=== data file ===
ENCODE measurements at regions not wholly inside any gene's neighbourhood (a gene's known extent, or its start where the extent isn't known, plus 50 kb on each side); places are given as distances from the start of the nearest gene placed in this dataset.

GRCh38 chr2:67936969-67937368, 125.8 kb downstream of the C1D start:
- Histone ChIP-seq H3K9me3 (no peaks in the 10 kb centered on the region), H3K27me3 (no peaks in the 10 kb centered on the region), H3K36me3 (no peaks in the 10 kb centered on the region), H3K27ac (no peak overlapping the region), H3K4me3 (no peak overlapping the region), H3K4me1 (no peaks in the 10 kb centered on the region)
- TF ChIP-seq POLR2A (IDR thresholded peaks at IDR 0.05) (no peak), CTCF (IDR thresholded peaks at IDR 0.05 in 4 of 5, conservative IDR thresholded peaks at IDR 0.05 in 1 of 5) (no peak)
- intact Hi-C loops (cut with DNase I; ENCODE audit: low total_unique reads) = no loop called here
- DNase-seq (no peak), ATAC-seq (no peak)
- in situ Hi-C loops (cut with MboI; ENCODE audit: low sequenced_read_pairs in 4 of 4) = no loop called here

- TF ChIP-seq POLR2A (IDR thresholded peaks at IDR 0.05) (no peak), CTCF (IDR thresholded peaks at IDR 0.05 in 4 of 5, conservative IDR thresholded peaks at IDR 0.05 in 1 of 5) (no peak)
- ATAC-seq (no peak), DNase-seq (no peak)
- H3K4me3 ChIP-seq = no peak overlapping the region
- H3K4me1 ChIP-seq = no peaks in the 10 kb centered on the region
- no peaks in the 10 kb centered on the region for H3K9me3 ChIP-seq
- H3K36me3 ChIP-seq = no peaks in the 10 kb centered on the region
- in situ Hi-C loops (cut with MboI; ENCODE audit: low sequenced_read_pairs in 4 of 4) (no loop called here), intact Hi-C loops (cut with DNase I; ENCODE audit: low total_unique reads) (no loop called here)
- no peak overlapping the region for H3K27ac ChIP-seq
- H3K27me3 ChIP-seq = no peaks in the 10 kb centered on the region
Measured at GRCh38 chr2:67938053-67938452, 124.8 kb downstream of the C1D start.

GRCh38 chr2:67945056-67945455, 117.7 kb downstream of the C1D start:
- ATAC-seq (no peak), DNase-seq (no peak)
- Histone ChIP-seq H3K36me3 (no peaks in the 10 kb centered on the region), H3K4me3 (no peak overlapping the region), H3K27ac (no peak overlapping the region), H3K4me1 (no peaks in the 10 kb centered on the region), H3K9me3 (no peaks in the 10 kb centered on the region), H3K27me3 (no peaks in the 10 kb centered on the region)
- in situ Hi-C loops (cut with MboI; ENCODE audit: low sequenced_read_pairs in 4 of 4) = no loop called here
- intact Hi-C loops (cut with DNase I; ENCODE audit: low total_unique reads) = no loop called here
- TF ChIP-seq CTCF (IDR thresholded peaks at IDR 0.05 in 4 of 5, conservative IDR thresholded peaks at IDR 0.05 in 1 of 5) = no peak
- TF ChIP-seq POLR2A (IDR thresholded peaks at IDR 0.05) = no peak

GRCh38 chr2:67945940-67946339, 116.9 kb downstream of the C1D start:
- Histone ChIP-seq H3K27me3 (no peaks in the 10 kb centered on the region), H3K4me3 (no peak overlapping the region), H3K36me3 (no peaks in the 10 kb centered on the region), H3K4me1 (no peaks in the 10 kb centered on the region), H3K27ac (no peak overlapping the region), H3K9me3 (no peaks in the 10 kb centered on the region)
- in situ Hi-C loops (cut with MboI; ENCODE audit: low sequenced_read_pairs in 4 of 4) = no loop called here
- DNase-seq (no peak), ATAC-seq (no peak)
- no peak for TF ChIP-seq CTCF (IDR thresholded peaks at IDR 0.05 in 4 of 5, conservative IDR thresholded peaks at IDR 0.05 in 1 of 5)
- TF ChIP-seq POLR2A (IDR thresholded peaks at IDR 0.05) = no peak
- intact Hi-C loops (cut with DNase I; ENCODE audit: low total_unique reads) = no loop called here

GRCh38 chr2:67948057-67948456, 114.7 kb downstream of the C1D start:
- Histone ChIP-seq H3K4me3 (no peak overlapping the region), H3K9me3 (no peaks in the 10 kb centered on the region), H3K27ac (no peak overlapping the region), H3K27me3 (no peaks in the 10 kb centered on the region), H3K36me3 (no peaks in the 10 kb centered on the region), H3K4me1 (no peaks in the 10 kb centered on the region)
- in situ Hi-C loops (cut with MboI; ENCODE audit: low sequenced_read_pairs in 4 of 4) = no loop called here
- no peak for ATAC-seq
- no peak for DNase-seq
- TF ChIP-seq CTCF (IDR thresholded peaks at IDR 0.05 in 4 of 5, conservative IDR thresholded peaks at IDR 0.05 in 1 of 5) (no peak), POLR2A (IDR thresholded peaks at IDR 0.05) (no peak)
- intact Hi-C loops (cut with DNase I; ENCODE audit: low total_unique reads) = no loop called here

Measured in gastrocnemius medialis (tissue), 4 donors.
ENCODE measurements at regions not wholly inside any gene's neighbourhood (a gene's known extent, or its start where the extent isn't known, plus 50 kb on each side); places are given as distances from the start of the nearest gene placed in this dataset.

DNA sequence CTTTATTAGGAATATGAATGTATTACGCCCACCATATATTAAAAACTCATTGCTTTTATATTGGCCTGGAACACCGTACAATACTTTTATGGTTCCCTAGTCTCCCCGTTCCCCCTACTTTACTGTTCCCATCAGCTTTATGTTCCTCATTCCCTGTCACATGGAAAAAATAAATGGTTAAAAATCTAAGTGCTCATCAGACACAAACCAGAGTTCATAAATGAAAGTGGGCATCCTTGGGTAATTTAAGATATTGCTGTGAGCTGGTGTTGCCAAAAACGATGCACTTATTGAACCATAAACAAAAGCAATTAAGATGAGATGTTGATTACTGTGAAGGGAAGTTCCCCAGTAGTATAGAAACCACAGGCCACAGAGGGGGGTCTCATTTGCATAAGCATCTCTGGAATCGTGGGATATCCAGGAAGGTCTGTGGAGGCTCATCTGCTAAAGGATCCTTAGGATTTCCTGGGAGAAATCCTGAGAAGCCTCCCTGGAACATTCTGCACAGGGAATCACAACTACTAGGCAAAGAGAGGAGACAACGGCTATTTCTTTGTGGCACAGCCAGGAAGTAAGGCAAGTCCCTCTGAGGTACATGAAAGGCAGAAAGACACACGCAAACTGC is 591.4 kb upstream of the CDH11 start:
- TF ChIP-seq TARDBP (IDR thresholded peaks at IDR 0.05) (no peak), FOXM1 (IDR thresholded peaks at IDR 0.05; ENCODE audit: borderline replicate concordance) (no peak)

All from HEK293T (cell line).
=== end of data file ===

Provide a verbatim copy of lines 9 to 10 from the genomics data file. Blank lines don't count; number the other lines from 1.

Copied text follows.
- ATAC-seq (no peak), DNase-seq (no peak)
- H3K4me3 ChIP-seq = no peak overlapping the region